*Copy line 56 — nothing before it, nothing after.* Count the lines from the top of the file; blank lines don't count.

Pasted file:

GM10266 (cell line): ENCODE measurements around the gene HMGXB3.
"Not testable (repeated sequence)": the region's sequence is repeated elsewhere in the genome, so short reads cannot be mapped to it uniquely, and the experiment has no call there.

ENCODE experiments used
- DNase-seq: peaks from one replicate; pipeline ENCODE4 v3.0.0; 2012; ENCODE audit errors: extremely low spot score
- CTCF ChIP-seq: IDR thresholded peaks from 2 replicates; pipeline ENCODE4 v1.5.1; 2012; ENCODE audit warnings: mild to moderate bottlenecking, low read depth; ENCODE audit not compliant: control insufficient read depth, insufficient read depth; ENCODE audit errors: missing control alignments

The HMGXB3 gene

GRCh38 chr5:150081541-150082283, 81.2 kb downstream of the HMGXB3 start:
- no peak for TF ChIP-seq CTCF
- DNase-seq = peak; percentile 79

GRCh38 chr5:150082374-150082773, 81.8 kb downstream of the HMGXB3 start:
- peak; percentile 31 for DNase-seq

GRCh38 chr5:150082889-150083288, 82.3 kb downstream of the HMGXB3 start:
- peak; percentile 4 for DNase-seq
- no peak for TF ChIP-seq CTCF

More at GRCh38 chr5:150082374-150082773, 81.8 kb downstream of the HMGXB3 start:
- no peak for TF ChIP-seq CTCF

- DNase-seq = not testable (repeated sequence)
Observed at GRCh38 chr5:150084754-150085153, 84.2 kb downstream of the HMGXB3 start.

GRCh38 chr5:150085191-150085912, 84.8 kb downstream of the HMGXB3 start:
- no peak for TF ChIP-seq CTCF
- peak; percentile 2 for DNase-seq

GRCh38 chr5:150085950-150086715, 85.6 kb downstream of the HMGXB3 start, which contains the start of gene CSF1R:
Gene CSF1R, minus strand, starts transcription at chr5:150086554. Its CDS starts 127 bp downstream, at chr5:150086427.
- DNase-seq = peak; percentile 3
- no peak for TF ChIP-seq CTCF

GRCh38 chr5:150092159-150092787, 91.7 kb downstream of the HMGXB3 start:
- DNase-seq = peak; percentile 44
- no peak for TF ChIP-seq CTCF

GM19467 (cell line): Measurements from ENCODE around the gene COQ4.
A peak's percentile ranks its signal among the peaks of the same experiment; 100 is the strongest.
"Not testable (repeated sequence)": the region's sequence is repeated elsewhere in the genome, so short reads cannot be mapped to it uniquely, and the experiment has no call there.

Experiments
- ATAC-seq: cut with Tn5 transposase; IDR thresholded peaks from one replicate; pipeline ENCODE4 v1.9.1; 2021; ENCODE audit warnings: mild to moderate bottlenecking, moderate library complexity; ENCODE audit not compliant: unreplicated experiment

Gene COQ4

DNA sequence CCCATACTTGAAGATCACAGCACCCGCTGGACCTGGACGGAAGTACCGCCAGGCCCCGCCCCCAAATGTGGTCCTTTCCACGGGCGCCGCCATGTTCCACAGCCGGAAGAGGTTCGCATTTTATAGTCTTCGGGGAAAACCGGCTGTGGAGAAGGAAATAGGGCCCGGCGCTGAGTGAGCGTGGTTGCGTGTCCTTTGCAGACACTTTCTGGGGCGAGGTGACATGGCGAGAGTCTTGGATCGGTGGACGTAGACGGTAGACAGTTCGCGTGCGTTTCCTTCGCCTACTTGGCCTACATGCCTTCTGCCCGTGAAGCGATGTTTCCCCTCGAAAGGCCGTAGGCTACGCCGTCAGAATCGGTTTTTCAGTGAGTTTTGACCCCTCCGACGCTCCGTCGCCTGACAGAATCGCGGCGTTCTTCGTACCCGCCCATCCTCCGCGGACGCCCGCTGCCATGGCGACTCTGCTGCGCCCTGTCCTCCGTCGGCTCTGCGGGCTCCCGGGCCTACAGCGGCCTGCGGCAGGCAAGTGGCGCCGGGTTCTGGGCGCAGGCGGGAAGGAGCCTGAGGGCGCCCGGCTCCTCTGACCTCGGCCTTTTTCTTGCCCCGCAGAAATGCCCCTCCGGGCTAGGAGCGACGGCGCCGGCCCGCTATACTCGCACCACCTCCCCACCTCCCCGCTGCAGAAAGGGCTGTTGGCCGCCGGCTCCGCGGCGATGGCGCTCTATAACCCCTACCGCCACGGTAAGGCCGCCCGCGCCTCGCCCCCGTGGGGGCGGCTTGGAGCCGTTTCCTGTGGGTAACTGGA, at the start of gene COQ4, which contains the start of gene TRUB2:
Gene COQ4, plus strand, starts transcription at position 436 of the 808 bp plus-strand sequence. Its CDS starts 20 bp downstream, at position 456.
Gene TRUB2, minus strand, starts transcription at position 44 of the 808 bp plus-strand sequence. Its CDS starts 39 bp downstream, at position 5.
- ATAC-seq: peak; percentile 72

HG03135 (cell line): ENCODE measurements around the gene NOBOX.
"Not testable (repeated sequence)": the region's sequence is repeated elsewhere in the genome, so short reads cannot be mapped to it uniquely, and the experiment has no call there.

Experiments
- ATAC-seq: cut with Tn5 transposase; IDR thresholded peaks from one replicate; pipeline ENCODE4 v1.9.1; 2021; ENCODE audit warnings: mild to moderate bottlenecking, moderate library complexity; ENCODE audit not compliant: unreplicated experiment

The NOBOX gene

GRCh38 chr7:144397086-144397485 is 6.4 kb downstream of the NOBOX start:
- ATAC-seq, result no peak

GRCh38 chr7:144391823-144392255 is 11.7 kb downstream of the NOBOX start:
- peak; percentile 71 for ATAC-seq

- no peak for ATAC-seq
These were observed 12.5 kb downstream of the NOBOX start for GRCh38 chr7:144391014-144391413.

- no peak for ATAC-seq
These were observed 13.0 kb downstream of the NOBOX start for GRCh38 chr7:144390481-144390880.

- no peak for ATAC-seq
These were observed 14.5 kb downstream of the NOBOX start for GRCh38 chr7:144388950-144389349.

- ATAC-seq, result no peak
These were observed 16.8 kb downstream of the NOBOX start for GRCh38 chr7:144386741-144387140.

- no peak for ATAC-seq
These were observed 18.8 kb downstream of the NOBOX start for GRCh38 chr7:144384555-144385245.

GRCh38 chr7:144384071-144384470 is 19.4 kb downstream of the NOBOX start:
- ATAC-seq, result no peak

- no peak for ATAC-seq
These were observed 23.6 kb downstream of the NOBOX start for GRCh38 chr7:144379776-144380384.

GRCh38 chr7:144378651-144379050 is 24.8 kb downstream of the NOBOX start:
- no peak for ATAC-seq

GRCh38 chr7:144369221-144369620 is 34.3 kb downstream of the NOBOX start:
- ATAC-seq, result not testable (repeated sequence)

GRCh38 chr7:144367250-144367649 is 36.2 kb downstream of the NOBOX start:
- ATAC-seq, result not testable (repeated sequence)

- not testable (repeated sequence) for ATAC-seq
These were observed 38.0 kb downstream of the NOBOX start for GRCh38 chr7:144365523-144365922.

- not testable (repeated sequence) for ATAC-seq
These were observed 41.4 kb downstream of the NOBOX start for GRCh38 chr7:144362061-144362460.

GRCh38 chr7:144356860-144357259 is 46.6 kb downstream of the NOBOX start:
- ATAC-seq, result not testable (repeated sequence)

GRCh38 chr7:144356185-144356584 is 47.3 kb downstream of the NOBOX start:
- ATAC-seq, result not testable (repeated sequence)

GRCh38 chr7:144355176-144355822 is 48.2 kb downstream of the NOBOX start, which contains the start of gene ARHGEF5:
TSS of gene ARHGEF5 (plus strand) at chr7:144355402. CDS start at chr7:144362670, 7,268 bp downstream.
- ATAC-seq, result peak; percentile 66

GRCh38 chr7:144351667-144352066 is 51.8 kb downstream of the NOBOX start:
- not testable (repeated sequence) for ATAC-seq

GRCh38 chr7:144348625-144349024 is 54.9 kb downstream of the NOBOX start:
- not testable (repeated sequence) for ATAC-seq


- no peak for ATAC-seq